Cashman’s roster was also pillaged, as the Yankees lost three valuable pitching prospects in the 2024 Rule 5 Draft, The Yankees were rocked by the A’s, who selected Mitch Spence with the first pick and were also submarined by the Royals, who nabbed Matt Sauer. The Rangers also swooped in to take Carson Coleman with the 23rd pick. 

 

We’re now at that juncture in the offseason where we, as Yankees fans, try to evaluate the moves Cashman made and we often wonder, “Did he do enough?” That’s a very open ended statement of course. Some fans are content making the playoffs, while others like me expect championships and want to see the Yankees become a dynasty again. In any event, one thing is certain to me as I’ve sat by the fire, trying to stay warm this winter.  

 

Most of the moves Cashman made were ones that I could have never predicted or imagined, not even in my wildest imagination. A lot more has happened this offseason than many casual Yankees fans might realize. Cashman has yet to punctuate his offseason moves by making one last major signing, but he certainly can’t be accused of being too inactive this winter! Even though there are several star players still available, most of them are holding out for contracts that seem to be, so far anyways, a bit too big for whatever (if any) budget Cashman has remaining.  

 

One also can’t accuse Hal Steinbrenner of not spending this offseason either. According to Sportac, the Yankees have the highest payroll in baseball for this season - $290,541,666 - with Hal Steinbrenner set to foot a $42.8 million dollar luxury tax bill on top of the $290.5 million and change he’ll be doling out to field a team he hopes will make the postseason this year.  

 

If we look at the major acquisitions only - Juan Soto, Alex Verdugo, Trent Grisham and Marcus Stroman - the lion’s share of the money spent this season ($64.2 million) was allocated to these four players. That makes this group a very significant one and that’s why the media has well scrutinized that addition of each player. Cashman has coverage at each position on the diamond and he has some depth to provide backup in case of injuries. Cashman also has a starting rotation in place, one he believes will be successful.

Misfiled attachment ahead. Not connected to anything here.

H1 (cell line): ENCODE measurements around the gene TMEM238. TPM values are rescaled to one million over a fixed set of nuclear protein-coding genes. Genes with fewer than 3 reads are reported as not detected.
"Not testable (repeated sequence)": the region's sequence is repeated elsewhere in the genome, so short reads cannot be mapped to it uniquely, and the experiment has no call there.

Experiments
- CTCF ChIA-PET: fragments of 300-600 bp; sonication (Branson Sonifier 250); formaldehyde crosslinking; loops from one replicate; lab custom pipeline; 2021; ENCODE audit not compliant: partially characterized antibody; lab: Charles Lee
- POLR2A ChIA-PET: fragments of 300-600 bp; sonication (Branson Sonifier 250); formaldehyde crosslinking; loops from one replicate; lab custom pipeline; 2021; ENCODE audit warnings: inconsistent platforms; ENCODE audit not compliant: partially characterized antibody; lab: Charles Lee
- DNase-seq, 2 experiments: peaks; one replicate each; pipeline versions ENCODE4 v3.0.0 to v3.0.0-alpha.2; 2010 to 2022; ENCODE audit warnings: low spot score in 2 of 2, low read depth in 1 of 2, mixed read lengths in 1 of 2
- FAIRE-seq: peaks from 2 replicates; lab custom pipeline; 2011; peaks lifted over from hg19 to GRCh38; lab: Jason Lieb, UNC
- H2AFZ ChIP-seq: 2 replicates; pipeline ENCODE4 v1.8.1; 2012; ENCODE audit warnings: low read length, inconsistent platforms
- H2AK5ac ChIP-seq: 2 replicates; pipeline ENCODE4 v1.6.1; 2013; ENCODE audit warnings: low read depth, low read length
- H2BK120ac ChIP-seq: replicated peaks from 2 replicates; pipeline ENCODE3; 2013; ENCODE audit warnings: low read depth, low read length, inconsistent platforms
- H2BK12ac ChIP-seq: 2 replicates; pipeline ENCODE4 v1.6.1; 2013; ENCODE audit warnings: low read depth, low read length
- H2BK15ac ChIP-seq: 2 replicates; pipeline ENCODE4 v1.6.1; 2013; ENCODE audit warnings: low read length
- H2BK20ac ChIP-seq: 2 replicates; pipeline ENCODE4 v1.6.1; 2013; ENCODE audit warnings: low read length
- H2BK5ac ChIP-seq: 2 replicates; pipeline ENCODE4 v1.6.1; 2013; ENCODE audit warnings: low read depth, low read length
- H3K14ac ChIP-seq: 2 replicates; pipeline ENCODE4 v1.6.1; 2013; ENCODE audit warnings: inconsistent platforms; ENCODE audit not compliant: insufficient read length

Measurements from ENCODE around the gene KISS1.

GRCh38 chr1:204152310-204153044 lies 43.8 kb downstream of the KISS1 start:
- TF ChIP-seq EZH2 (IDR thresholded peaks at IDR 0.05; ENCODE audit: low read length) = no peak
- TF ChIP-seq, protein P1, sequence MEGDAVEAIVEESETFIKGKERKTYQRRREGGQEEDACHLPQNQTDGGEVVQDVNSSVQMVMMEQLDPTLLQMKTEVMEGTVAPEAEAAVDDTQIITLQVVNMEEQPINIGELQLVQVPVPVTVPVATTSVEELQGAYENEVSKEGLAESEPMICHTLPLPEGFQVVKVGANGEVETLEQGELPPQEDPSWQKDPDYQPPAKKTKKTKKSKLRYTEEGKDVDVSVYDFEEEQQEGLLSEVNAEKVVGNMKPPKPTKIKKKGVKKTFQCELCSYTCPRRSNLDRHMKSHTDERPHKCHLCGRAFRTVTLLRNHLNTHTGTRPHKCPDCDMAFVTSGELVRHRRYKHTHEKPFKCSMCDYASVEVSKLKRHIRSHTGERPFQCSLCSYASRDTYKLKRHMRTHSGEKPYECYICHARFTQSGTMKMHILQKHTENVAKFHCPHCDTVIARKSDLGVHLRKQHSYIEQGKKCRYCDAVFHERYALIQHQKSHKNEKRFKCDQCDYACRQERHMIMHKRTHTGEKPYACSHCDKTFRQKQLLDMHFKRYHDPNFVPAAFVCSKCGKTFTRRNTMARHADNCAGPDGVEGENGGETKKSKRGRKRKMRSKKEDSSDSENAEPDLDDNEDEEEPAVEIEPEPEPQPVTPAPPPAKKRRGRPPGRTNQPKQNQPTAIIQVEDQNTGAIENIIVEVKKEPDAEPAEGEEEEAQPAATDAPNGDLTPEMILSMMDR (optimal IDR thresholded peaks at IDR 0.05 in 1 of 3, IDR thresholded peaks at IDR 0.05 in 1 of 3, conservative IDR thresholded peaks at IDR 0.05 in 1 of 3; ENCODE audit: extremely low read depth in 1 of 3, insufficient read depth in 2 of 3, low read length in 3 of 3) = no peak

Personally, I don’t hate Cashman’s plan, in fact, I rather like it - so I’ll kick start our discussion today by asking these questions of our readers: Did Brian Cashman do enough? –and– Do you like the moves he made? 

 

I’ll lead off with my answers. I’ve already admitted I like the moves Cashman made. I think the Yankees could be very good this season and as many of you know, I’m all about pitching, so I think this team can go as far as their rotation will take them. If Nestor Cortes can come back strong and if Carlos Rodon can return to form, the Yankees are every bit a playoffs team. However, I don’t think Cashman did enough. I don’t think the Yankees, as currently constructed, are the kind of team that, against elite pitching, can eke out runs in the postseason.  

 

At least Cashman has built a well balanced lineup this offseason, with his focus on getting more left-handed. I think Cashman has overlooked the leadoff spot in the lineup and I believe if he would have gotten more creative, he might have either been able to provide a better answer than Trent Grisham in center field or, perhaps he would have been able to move Gleyber Torres as part of a larger deal. Cashman should have targeted an elite or plus-plus leadoff hitter, someone capable of starting for the Yankees. This would be easier said than done, I’m quite sure, but if Cashman would have put a focus on accomplishing this, he would have created a very dangerous lineup.